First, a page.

Cougars coach Drew Gilmer made a tough decision too, even as Williams shoved their overmatched secondary into a meatwagon with first-half bombs from Lacey — Gilmer saved Jaylen Mbakwe from going both ways until the last moments. If Mbakwe, a five-star cornerback who like Williams has committed to Alabama, had been forced to cover Williams throughout the night, he might have been weary enough at the end to make a mistake. Instead, Clay-Chalkville was going to make Lacey throw through barbed wire for the winning touchdown.

“Ryan’s a great player,” Mbakwe said. “But I felt like I could have won that matchup. We heard Saraland all week. I had it on my lock screen all week, that Saraland was going to win.”

At quarterback, Mbakwe did what was needed to beat the Spartans, often running through spaces no bigger than a TV tray to extract 130 yards on 26 carries and three touchdowns.

Kelly knew his defense had to slow down Mbakwe in the running game; it didn’t. He hoped Mbakwe would be forced to play both ways; he wasn’t.

Those who criticize Kelly’s coaching should put things in perspective. Saraland had a one-legged offense with only 33 yards rushing and still had a chance to win. It had a defense that had to come to grips with the fact it couldn’t get a grip on Mbakwe.

Lacey was peerless in defeat, although the Cougars’ pass rush increasingly clogged his sinuses as the game ticked toward its conclusion, completing 27 of 38 passes for a Super 7-record 389 yards.

Williams, the Wizard of Awes, was at his best and if it was the junior’s last game with the Spartans, it was a fitting final curtain.

As when Miss Terry buys a box of Little Debbies, you know where they’re going and Saraland was going to Williams. He collected 11 receptions for a Super 7-record 232 yards. He literally willed himself to an 86-yard kickoff return for a touchdown by jumping in front of Santae McWilliams for the ball. He did everything but jam a banana in Clay-Chalkville’s exhaust pipe.

There is every indication Williams will remain committed to the Crimson Tide. During Friday night’s game, the two long TD passes from Lacey and the kickoff settled into hands covered with Alabama gloves, which he tossed to the ground after the final play when he sought to console his teammates.

Williams then posted a video on Instagram Saturday showing him fully dressed in an Alabama uniform —  wearing jersey No. 1 — and a Nick Saban-replica straw hat.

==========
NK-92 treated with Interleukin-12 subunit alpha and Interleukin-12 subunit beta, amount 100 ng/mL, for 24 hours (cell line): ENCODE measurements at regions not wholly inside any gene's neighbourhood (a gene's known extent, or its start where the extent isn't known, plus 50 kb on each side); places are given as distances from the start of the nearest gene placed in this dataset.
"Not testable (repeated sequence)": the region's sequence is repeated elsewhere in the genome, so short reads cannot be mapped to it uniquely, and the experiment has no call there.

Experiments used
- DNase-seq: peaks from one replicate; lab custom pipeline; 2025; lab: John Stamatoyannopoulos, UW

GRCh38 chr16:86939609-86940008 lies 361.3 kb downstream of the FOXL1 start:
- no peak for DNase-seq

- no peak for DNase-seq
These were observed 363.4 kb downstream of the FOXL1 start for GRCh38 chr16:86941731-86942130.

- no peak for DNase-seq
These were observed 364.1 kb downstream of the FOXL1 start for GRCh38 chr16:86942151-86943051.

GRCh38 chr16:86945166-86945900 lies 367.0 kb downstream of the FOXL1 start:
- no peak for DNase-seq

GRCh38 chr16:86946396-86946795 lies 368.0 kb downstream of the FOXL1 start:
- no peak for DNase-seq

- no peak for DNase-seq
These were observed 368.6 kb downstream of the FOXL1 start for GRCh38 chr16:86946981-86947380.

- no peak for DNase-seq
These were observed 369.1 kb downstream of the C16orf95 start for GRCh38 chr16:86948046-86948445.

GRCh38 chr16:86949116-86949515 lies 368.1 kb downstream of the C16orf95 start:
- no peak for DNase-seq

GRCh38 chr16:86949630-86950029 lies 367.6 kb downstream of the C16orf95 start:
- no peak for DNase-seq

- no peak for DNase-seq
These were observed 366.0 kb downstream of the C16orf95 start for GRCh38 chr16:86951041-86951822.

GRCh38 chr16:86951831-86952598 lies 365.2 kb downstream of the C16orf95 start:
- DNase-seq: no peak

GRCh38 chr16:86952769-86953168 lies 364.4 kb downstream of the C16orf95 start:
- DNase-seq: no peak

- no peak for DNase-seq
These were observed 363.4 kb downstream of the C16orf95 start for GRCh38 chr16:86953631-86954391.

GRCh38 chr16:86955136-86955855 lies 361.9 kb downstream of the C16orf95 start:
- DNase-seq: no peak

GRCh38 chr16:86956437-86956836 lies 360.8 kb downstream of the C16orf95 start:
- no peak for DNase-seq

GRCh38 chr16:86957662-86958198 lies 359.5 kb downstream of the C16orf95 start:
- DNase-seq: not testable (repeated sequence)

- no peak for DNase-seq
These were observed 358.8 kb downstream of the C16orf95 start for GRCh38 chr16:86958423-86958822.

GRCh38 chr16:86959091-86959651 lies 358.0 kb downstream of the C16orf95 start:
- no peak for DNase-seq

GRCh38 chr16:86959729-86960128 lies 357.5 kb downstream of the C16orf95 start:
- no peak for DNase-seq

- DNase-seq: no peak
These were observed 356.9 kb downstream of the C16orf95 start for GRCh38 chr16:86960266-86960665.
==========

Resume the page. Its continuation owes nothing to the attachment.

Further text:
That’s likely Hollywood’s future. As for the Spartans in 2024, what happened Friday night does not detract from what they’ve done the past two years. They’ll challenge for the Blue Map again next year.

“They’ve been such a joy to coach,” Kelly said.

 

Remembered for the right things

 

Saraland’s players have never let anyone down where it truly matters — in setting the proper examples — and they didn’t let anybody down on the field either. They lost to a deserving champion which also beat Thompson. Kelly and his players handled the questions afterward with the class, maturity and dignity befitting a program of Saraland’s stature, something the critics should emulate.

In the years to come, the players under the silver helmets will enjoy successes they can barely imagine right now. Williams or Lacey could go on to win the Heisman Trophy but they’ll remember one yard. If the players return to Bryant-Denny Stadium to watch an Alabama game — or to play there — they’ll stare, if only briefly, at that yard. The pain will fade but the twinge will always be there.

But is it best to remember them for that? For a “feeling of failure at that moment,” as Lacey said? Or better to cherish them for the rarified quality of football they produced?

In the end, a yard should not ruin anybody’s life.

6 Comments

  1. Terry Faulk on December 10, 2023 at 10:49 am

    I have followed this team through co workers having kids playing. What a great team of coaches, players, parents, fans, and city support.
    It has been exciting to see such a team compete each week to ultimately wind up in a final game of the two best teams in the state. Unfortunately, in such a competition only one can be the champion, but there are two winners. What a feat to be undefeated going into that match up and playing to the skill level this team has exhibited each week.
    Congratulations to this team and as we are all taught, “do your best and leave it on the field.”
    I will also add, this is one of the best sports articles I’ve read in a long time. Very well worded and stated article by the writer from the call news. I truly enjoyed reading the article as it was written with much knowledge, wisdom, insight, and future direction to be followed. Congratulations on a great season.

  2. Erleen Dexter on December 10, 2023 at 12:36 pm

    What a great article..

    • Jairus cardsell on December 11, 2023 at 11:11 am

      One of the best articles I’ve ever read. Thank you Coach Kelly for everything you have done for this program. My heart stopped on that 1 yard line too.. very proud of these young men. Thank you Jimmy for this uplifting article I really needed it

  3. Chad on December 10, 2023 at 2:16 pm

    Unbelievably terrible take. No words in your rambling nonsense above made any logical sense whatsoever. Complete garbage.

  4. Michael Fagan on December 10, 2023 at 3:29 pm

    Those criticizing coach Kelly are simply ruined by the hard work and success Kelly has had. These same people probably have never stepped on a football field at any level. It’s real easy to be an ARMCHAIR coach cause none ever sees your success or failures. NUFF SAID!

  5. Perry Grant on December 11, 2023 at 10:51 am

    I remember back in the day a tie in the finals BOTH teams were declared co-champions. That happened a few times as I recall.